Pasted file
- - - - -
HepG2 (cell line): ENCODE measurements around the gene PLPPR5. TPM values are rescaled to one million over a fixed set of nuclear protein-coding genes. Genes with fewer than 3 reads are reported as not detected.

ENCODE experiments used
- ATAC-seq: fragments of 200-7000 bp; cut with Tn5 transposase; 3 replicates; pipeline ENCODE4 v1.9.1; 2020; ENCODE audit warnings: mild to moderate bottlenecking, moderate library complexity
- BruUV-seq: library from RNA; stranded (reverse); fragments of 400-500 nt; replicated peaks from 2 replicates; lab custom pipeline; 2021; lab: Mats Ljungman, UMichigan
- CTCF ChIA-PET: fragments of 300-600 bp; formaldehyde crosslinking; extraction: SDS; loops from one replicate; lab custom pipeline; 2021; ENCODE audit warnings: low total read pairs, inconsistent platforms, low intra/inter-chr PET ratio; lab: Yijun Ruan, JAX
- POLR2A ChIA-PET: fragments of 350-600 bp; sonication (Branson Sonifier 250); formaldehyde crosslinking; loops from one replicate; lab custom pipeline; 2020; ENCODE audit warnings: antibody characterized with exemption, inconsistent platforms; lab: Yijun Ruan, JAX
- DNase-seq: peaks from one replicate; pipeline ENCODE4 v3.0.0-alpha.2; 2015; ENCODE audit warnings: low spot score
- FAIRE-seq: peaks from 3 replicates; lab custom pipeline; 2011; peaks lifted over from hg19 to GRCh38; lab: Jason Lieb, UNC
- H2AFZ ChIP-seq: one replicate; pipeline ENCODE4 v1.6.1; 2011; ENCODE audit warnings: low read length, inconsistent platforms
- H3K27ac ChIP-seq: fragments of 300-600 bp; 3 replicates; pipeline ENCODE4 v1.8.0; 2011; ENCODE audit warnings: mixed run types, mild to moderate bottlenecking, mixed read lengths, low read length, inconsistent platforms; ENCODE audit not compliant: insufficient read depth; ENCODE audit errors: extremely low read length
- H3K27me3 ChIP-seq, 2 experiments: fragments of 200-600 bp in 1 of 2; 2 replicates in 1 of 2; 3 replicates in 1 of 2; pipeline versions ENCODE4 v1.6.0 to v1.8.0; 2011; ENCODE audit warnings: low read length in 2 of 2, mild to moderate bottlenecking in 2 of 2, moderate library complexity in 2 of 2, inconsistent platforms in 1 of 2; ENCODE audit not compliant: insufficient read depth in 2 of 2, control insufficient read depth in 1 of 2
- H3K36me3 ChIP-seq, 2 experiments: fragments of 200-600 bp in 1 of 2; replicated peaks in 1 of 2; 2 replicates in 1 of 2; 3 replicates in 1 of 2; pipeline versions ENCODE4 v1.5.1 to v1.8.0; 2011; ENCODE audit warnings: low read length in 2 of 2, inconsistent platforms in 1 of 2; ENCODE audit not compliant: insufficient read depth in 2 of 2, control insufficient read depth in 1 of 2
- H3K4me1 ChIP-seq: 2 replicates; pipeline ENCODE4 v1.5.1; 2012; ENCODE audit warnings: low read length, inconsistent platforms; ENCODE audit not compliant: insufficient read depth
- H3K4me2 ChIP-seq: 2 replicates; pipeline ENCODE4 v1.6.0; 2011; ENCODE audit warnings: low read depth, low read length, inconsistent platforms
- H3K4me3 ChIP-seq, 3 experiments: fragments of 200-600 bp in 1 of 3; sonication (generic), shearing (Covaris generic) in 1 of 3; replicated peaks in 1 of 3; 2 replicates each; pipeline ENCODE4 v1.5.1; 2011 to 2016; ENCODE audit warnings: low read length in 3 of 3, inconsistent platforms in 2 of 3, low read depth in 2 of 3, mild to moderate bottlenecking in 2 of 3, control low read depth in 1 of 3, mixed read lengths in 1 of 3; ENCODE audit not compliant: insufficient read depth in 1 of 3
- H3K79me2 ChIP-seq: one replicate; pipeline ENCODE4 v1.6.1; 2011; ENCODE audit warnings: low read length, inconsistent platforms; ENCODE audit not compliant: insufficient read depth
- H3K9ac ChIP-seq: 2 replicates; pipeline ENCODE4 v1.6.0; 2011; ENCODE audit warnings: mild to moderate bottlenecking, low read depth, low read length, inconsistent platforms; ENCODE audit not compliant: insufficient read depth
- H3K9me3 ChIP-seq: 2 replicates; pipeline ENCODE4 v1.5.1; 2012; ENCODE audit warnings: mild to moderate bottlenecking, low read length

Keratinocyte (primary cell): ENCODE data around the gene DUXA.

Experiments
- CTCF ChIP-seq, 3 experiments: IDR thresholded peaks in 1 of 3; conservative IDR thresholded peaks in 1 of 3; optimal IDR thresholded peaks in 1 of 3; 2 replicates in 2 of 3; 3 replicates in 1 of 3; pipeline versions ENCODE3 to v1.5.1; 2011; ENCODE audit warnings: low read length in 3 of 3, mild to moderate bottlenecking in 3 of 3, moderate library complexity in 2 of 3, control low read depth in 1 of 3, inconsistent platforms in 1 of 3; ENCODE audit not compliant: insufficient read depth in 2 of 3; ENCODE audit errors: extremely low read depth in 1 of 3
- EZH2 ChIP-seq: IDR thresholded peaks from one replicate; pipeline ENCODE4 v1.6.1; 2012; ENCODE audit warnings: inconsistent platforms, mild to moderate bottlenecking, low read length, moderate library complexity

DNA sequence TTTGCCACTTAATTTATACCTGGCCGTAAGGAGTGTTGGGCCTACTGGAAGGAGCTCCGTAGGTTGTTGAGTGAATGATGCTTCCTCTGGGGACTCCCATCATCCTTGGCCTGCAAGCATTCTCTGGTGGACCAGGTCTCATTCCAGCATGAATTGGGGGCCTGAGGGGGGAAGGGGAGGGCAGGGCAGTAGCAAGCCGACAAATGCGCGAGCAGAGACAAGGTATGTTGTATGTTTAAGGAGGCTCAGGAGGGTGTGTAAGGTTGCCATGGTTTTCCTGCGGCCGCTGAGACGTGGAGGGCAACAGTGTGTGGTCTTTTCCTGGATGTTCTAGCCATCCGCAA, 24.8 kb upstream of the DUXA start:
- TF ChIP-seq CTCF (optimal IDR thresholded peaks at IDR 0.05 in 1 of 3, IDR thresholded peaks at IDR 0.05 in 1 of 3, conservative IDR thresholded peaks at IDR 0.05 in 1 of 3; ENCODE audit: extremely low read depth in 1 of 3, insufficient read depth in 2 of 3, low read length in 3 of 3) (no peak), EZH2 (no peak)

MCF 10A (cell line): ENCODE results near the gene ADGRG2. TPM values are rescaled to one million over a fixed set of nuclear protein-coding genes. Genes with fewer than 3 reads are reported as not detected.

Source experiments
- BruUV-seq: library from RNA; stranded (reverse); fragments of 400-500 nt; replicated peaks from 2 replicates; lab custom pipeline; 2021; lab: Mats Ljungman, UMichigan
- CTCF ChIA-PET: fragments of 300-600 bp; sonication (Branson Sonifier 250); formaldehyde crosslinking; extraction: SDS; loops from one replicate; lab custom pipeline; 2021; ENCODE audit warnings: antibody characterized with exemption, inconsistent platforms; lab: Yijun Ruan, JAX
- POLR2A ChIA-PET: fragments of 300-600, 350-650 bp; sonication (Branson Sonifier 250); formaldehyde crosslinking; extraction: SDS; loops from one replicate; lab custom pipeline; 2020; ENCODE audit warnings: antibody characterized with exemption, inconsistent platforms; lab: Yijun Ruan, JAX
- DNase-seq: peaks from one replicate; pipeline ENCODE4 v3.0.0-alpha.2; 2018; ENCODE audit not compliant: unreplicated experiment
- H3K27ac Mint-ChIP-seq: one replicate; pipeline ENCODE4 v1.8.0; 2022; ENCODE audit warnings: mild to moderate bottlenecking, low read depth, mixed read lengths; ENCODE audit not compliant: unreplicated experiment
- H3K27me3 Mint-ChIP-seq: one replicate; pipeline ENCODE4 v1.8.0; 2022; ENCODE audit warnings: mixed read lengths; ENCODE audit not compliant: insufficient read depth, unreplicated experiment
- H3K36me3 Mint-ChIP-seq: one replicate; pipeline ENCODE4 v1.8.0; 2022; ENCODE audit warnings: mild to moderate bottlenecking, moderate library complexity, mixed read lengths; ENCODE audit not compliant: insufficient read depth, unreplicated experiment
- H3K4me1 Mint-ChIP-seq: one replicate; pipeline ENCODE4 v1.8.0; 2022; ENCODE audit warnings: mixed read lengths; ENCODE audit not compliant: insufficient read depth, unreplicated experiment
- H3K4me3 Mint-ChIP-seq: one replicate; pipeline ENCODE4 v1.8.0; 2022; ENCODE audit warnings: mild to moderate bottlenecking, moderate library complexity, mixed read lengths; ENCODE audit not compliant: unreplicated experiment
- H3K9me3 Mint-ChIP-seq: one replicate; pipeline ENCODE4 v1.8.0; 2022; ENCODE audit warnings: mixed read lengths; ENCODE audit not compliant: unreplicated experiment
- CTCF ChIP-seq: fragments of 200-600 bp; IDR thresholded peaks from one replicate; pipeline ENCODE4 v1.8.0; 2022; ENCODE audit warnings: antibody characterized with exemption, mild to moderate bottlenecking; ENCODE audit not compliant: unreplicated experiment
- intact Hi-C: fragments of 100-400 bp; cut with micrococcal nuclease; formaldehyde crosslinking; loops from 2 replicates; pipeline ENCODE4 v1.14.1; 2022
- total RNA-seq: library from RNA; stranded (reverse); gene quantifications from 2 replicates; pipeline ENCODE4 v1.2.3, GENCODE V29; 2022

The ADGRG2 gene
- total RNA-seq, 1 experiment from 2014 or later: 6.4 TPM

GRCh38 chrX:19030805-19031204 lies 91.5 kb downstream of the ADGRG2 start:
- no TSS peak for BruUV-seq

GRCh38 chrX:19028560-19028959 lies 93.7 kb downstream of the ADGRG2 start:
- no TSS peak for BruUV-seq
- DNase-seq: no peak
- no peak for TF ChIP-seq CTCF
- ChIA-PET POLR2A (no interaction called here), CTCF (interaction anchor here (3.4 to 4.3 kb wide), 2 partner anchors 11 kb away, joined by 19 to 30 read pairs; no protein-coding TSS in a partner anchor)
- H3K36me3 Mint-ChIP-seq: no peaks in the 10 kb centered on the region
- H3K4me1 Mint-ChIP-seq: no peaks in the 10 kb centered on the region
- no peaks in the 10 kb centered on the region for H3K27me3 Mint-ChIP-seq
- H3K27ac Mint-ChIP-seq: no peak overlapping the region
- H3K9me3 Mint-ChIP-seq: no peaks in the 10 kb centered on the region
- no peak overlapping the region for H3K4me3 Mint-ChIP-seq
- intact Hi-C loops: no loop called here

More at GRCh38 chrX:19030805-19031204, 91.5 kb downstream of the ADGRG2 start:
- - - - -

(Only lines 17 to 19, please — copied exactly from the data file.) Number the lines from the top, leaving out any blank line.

- H3K9ac ChIP-seq: 2 replicates; pipeline ENCODE4 v1.6.0; 2011; ENCODE audit warnings: mild to moderate bottlenecking, low read depth, low read length, inconsistent platforms; ENCODE audit not compliant: insufficient read depth
- H3K9me3 ChIP-seq: 2 replicates; pipeline ENCODE4 v1.5.1; 2012; ENCODE audit warnings: mild to moderate bottlenecking, low read length

Keratinocyte (primary cell): ENCODE data around the gene DUXA.